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Top Five JavaScript Interview Questions

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JavaScript is one of the most popular programming languages. Even though there are many JavaScript-based frameworks like React.js and Node.js, the ability to answer some core JavaScript questions will always give you an upper hand during an interview.

So, let’s start!

1. What is hoisting?

Hoisting is a default process wherein JavaScript moves all the declarations to the top of the current scope.

Example:

a=20;
console.log(a) // 20
var a;

Even though variable a is initialized and accessed before it’s declared, JavaScript doesn’t throw an error.

2. What is the purpose of closures?

As per MDN Web Docs,

“Closure is the combination of a function bundled together (enclosed) with references to its surrounding state (the lexical environment).” 

In simple terms, Closure is what allows an inner function to access an outer function’s scope, even when the outer function has already returned.

Example:

const cartMode = function() {
    let items=[] // acts like a private variable
    function addItem(item) {
       items.push(item)
       return "Item added to Cart"
    }

    function totalItems() {
      return items.length
    }

    return {
       addItem,
       totalItems
    }

}

const cart=cartMode()
cart.addItem("Bag") // returns Item added to Cart
console.log(cart.items) // returns undefined
cart.totatItems() // returns 1

In the above example, the items variable is accessible to all the inner functions, but it’s not directly accessible from outside. This happens because of closures

3. What is the difference between let, const, var?

Before ES6, JS had no way to support block-level scope variables. Now, we have:

  • var for creating function-level scope variables.
  • let for creating dynamic block-level scope variables.
  • const for creating constant block-level scope variables.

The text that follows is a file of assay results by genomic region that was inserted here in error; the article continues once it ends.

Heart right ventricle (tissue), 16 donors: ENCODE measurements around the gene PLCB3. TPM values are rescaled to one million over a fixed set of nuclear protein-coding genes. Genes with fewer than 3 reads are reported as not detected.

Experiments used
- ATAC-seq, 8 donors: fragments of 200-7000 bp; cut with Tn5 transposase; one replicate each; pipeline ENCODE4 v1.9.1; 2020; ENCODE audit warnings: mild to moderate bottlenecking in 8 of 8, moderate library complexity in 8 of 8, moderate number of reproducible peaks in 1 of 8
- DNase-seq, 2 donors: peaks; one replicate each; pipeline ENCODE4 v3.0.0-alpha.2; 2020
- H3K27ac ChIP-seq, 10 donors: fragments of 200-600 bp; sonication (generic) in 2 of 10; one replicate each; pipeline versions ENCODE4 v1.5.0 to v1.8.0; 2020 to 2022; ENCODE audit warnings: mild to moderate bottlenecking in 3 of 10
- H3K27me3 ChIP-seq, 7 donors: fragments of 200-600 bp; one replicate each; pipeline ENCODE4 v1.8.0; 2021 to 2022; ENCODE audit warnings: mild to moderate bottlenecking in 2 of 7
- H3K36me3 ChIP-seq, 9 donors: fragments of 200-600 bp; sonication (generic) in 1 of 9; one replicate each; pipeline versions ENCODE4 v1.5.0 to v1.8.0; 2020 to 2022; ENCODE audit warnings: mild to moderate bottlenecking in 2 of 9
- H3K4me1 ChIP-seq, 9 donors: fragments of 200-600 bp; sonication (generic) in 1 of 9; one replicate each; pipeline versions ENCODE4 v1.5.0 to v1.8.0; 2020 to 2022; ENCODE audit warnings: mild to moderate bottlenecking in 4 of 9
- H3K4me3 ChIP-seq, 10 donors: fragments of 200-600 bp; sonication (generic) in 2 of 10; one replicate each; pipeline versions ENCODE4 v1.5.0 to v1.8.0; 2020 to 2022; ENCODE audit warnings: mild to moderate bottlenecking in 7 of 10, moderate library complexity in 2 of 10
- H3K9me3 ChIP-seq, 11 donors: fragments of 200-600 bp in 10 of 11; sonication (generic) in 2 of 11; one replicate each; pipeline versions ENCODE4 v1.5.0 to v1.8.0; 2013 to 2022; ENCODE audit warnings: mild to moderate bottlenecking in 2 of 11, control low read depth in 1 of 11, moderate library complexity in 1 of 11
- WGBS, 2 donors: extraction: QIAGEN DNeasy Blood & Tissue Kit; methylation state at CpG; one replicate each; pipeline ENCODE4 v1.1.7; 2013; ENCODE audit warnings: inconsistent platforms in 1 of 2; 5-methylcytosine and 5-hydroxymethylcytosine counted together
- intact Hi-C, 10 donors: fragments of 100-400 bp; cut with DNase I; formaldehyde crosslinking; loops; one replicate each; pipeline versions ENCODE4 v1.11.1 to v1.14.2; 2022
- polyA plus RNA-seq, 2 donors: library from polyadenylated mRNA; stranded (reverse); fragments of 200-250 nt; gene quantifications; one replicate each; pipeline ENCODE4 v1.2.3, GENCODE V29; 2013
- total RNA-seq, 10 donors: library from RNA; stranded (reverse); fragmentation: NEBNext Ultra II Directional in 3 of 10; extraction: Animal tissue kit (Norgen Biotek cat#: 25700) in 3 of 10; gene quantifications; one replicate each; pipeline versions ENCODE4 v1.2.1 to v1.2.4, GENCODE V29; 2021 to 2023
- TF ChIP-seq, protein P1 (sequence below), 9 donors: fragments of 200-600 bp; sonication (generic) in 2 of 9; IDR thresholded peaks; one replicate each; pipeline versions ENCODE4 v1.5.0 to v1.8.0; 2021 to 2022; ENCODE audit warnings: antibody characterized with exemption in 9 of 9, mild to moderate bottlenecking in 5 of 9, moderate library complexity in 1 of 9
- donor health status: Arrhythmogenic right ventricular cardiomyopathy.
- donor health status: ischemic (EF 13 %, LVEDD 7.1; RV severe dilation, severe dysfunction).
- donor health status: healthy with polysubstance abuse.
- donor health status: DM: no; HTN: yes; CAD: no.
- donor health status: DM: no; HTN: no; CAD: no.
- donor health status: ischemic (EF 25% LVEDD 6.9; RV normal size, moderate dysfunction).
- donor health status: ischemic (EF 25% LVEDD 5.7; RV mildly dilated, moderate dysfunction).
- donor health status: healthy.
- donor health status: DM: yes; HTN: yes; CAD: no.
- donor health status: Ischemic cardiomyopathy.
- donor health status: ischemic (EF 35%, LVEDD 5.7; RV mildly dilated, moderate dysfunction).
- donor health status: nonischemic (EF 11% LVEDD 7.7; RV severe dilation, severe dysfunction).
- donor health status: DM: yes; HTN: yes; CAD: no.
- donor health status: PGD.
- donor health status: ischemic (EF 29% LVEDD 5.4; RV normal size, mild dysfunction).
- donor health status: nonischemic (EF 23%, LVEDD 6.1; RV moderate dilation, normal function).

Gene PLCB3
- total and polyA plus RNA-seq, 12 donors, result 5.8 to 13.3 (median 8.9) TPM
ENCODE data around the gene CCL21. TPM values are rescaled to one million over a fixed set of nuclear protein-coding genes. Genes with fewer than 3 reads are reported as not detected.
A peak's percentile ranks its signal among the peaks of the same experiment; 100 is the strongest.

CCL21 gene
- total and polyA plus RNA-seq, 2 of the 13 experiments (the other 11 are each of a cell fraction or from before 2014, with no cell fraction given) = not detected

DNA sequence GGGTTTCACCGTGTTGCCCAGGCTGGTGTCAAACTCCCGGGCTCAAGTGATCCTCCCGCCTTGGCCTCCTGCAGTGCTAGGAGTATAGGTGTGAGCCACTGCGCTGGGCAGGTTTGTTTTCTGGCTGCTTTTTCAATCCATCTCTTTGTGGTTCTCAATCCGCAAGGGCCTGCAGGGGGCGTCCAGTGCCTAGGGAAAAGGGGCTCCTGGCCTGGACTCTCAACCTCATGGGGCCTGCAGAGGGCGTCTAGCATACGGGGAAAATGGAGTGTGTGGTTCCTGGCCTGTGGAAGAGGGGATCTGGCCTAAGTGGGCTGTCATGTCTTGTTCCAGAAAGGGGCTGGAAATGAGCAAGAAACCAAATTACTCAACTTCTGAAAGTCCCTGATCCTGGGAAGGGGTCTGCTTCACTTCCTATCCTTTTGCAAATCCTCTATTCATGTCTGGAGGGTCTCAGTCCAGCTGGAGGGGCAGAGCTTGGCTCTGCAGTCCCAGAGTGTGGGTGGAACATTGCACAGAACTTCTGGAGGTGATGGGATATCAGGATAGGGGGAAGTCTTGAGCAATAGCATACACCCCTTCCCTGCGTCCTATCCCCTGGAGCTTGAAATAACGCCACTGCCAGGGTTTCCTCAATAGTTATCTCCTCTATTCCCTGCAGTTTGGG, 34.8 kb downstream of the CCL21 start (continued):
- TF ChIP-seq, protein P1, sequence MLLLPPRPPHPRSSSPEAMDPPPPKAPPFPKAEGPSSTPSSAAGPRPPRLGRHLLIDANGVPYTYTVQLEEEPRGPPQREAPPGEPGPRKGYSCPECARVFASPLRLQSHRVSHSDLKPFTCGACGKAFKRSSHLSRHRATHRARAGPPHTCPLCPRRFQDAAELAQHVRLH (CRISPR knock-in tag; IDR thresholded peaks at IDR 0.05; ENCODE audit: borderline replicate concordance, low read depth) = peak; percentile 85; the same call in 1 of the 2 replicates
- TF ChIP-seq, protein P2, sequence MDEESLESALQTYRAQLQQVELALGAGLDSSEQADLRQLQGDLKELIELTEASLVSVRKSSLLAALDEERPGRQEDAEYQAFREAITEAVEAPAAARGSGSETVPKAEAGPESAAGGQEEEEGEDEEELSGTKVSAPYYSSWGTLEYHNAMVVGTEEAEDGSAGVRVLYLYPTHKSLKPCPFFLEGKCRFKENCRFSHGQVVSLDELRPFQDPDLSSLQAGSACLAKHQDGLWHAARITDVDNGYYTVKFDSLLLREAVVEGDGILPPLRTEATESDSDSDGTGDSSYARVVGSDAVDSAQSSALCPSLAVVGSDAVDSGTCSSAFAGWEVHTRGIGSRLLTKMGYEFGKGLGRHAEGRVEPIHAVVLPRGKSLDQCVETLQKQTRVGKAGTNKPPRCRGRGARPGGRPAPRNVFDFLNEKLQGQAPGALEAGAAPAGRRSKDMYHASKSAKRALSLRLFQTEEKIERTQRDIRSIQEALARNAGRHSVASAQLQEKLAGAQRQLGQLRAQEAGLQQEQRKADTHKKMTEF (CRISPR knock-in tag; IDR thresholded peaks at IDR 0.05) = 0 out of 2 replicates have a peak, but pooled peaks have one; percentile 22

Example:

var a = 20

if(a > 10) {
  let b = 1
  const a = 2

  console.log(b,a, 'Inner Scope')   // 1 2 Inner Scope
}

console.log(a, 'Outer Scope')   // 20 Outer Scope

4. What is the output of the following code?

console.log("1")
setTimeout(function(){
  console.log("2")
},0)
console.log("3")

Output:

"1"
"3"
"2"

Even though we specified the delay as 0ms, it still prints “2” after “3”. This is because of the Event Loop in JavaScript. 

In this case, first, console.log(“1”) is executed, then setTimeout() is executed; after the specified delay (in this case, 0ms), the callback function is added to Message Queue. Now the main thread only picks up items from the message queue once the current execution is done. So, the main thread first evaluates the console.log(“3”) statement post. Then, it picks up the callback() from the Queue and executes the console.log(“2”) statement. Hence, the above output.

5. Difference between arrow functions and regular functions?

Arrow functions are new ES6 syntax for defining functions. It looks like this:

const add = (a,b) => a+b
add(2,3) // 5 

The main difference between the arrow function and regular function is the value of this  keyword.

In case of arrow functions, the this keyword is assigned a value lexically. What this means is unlike regular functions, arrow functions never create their own execution context. They, by default, take the execution context of the enclosing function a.k.a., parent. 

Here is another great article explaining this in-depth. 

Conclusion

Preparing for JavaScript Interviews can feel overwhelming, but the only way to overcome them is to take one concept at a time

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